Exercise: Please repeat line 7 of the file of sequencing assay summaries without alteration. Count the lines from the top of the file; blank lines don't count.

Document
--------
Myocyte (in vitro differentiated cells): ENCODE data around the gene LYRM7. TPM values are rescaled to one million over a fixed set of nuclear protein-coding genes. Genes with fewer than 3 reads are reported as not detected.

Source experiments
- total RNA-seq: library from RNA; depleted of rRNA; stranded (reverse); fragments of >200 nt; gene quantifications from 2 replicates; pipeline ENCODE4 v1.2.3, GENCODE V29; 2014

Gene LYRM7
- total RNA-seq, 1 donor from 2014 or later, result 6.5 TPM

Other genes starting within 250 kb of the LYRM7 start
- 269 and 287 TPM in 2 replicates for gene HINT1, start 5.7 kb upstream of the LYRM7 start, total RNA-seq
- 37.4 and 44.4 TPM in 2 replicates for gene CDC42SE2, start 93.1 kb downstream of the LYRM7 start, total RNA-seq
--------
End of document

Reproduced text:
- 269 and 287 TPM in 2 replicates for gene HINT1, start 5.7 kb upstream of the LYRM7 start, total RNA-seq